The construction of the Medina Lake Dam began in 1911 and was finished in 1912. It took approximately three thousand men to build the dam, working twenty hours a day, six days a week.
In Ripples from Medina Lake, Rev. Cyril M. Kuehne, S.M., claimed that as many as seventy workers died during the dam’s construction, but only managed to find twenty-seven death certificates. Kuehne quotes Dr. Oscar B. Taylor, a practicing dentist in near-by Hondo, as saying that he “counted sixty-six graves” at an unmarked cemetery about three miles from the construction site.
In addition to the recorded deaths and the anecdotal account of graves, there is an intriguing story that cannot be substantiated but is important to note. Area residents say that “one or more of the laborers are entombed in the concrete mass.” While this type of myth is commonly associated with most dams, the story of men entombed in the Medina Dam is plausible. After all, workers only had twenty-four hours of respite a week for an entire year, and exhaustion is considered a leading cause of accidents. There are no company records of accidents or deaths.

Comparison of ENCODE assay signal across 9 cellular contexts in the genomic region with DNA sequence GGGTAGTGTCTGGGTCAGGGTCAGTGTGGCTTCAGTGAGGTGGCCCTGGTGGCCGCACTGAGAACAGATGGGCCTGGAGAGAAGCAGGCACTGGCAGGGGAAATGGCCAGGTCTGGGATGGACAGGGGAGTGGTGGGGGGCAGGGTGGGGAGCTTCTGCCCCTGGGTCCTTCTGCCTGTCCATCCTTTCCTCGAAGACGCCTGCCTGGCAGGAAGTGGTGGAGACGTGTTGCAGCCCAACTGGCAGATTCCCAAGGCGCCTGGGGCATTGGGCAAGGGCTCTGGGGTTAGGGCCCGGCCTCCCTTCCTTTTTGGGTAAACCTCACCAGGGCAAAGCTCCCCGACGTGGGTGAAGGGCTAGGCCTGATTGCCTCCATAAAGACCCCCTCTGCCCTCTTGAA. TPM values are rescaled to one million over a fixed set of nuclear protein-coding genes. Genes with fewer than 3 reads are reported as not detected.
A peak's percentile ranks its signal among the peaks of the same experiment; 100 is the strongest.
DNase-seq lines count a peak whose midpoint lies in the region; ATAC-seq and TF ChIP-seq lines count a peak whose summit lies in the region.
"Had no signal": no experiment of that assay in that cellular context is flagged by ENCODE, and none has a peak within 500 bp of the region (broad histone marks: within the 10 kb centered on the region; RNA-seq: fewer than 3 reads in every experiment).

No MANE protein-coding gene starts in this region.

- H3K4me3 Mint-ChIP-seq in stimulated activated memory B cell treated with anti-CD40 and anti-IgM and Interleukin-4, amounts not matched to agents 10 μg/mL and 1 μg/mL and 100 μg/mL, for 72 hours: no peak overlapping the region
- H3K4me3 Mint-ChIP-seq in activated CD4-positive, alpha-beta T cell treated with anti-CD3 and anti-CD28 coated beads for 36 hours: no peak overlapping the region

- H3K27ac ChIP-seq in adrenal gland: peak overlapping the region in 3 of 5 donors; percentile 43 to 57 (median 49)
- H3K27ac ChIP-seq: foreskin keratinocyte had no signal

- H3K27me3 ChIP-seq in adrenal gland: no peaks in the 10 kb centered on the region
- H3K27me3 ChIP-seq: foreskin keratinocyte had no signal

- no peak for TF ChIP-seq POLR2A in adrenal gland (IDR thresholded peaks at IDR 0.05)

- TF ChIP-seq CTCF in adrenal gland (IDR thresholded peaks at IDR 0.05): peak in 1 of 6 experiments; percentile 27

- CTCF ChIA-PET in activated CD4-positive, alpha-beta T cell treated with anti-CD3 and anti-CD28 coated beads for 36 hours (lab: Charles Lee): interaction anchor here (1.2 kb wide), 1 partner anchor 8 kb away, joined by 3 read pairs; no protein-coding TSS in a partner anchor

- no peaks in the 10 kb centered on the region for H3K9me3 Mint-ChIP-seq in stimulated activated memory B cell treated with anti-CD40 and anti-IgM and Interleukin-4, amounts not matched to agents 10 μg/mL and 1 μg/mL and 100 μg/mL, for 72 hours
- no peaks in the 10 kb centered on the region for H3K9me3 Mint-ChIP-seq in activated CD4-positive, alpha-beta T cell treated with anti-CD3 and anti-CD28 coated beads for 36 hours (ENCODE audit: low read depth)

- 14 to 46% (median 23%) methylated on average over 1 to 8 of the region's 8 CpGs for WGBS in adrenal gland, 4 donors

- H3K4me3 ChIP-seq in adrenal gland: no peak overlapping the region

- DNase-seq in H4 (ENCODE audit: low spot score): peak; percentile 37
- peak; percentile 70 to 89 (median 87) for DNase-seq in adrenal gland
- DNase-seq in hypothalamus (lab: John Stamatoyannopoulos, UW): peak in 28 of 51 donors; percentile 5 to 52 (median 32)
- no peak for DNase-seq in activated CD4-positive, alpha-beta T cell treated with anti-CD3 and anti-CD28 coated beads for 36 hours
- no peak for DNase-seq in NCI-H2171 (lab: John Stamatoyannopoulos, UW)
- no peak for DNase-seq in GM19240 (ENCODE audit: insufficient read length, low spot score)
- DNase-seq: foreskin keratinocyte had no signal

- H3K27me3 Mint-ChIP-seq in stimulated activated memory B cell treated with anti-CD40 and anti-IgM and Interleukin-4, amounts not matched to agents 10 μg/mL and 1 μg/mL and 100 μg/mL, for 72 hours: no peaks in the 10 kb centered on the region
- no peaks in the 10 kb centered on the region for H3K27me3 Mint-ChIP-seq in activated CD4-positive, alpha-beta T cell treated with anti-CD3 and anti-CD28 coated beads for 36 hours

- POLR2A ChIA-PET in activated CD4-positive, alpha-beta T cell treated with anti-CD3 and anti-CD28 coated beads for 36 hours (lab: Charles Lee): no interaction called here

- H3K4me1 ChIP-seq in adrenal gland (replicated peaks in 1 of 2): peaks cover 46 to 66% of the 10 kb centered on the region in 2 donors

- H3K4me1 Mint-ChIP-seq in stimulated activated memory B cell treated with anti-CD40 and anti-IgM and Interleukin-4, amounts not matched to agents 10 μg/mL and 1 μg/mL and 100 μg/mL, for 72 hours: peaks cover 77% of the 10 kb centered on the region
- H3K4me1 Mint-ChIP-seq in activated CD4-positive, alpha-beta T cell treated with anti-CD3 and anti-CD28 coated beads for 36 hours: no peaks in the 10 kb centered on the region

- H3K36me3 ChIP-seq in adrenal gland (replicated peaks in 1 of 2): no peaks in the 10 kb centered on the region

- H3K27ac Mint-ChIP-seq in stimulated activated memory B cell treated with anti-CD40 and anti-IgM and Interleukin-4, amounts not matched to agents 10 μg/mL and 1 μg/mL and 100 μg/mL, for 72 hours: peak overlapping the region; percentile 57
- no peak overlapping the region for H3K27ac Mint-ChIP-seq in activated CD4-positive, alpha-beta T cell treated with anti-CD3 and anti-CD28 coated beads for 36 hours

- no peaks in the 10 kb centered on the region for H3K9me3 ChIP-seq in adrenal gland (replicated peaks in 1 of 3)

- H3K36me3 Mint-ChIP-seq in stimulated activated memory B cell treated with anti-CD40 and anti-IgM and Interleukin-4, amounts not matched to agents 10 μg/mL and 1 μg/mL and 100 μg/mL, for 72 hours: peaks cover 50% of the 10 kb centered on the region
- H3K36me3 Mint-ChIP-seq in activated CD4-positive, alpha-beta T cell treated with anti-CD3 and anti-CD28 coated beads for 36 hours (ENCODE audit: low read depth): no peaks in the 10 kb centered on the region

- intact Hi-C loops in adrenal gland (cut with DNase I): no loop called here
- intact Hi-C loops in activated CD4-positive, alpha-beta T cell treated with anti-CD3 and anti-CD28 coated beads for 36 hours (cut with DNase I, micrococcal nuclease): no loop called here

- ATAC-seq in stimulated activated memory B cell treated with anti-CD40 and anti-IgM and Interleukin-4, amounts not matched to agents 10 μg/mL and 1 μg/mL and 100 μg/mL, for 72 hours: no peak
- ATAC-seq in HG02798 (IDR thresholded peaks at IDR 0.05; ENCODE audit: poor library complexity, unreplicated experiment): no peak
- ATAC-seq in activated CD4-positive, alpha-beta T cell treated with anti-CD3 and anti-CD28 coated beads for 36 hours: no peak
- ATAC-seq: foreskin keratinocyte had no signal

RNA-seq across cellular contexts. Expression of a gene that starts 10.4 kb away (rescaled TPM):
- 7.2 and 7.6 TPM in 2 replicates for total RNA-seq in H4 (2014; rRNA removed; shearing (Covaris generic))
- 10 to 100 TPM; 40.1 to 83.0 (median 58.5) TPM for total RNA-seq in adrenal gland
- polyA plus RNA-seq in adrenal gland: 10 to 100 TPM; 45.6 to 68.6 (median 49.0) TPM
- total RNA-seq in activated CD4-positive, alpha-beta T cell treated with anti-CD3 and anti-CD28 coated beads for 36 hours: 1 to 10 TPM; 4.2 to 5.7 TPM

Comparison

To this end, The Society is committed to building a memorial in honor of all those who helped in the construction of this historical dam.
Visit our Projects page to view other projects and find out how you can help.